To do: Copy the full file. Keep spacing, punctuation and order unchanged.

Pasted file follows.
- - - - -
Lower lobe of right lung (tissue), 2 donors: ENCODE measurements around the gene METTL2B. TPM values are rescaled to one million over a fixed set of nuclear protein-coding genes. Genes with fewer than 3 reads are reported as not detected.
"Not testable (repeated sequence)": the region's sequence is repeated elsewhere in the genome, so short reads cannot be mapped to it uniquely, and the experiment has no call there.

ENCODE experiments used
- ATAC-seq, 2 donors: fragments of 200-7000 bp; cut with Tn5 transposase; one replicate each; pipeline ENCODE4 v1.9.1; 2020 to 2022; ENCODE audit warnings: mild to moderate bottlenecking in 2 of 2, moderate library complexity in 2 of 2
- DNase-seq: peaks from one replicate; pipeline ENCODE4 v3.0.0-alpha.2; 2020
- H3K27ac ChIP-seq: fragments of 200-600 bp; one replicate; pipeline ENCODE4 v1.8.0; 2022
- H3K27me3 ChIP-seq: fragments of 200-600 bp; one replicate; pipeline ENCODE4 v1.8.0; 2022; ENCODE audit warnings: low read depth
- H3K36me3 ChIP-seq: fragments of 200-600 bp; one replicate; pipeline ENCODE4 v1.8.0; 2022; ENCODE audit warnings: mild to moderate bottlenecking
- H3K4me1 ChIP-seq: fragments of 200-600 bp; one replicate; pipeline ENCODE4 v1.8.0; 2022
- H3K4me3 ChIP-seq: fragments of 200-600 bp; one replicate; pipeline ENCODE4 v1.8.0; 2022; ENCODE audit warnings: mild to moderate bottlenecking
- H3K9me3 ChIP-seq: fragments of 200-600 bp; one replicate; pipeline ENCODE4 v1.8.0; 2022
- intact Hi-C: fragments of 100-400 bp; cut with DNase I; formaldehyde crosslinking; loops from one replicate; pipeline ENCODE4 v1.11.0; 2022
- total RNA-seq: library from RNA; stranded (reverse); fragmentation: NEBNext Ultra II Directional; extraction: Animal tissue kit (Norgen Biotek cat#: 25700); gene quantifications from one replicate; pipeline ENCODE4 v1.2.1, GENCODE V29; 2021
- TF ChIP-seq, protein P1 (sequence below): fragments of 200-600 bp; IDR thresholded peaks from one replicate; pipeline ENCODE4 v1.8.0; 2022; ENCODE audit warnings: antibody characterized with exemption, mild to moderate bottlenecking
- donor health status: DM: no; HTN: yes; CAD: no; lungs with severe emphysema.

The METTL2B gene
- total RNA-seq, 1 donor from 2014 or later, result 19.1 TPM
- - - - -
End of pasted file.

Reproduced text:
Lower lobe of right lung (tissue), 2 donors: ENCODE measurements around the gene METTL2B. TPM values are rescaled to one million over a fixed set of nuclear protein-coding genes. Genes with fewer than 3 reads are reported as not detected.
"Not testable (repeated sequence)": the region's sequence is repeated elsewhere in the genome, so short reads cannot be mapped to it uniquely, and the experiment has no call there.

ENCODE experiments used
- ATAC-seq, 2 donors: fragments of 200-7000 bp; cut with Tn5 transposase; one replicate each; pipeline ENCODE4 v1.9.1; 2020 to 2022; ENCODE audit warnings: mild to moderate bottlenecking in 2 of 2, moderate library complexity in 2 of 2
- DNase-seq: peaks from one replicate; pipeline ENCODE4 v3.0.0-alpha.2; 2020
- H3K27ac ChIP-seq: fragments of 200-600 bp; one replicate; pipeline ENCODE4 v1.8.0; 2022
- H3K27me3 ChIP-seq: fragments of 200-600 bp; one replicate; pipeline ENCODE4 v1.8.0; 2022; ENCODE audit warnings: low read depth
- H3K36me3 ChIP-seq: fragments of 200-600 bp; one replicate; pipeline ENCODE4 v1.8.0; 2022; ENCODE audit warnings: mild to moderate bottlenecking
- H3K4me1 ChIP-seq: fragments of 200-600 bp; one replicate; pipeline ENCODE4 v1.8.0; 2022
- H3K4me3 ChIP-seq: fragments of 200-600 bp; one replicate; pipeline ENCODE4 v1.8.0; 2022; ENCODE audit warnings: mild to moderate bottlenecking
- H3K9me3 ChIP-seq: fragments of 200-600 bp; one replicate; pipeline ENCODE4 v1.8.0; 2022
- intact Hi-C: fragments of 100-400 bp; cut with DNase I; formaldehyde crosslinking; loops from one replicate; pipeline ENCODE4 v1.11.0; 2022
- total RNA-seq: library from RNA; stranded (reverse); fragmentation: NEBNext Ultra II Directional; extraction: Animal tissue kit (Norgen Biotek cat#: 25700); gene quantifications from one replicate; pipeline ENCODE4 v1.2.1, GENCODE V29; 2021
- TF ChIP-seq, protein P1 (sequence below): fragments of 200-600 bp; IDR thresholded peaks from one replicate; pipeline ENCODE4 v1.8.0; 2022; ENCODE audit warnings: antibody characterized with exemption, mild to moderate bottlenecking
- donor health status: DM: no; HTN: yes; CAD: no; lungs with severe emphysema.

The METTL2B gene
- total RNA-seq, 1 donor from 2014 or later, result 19.1 TPM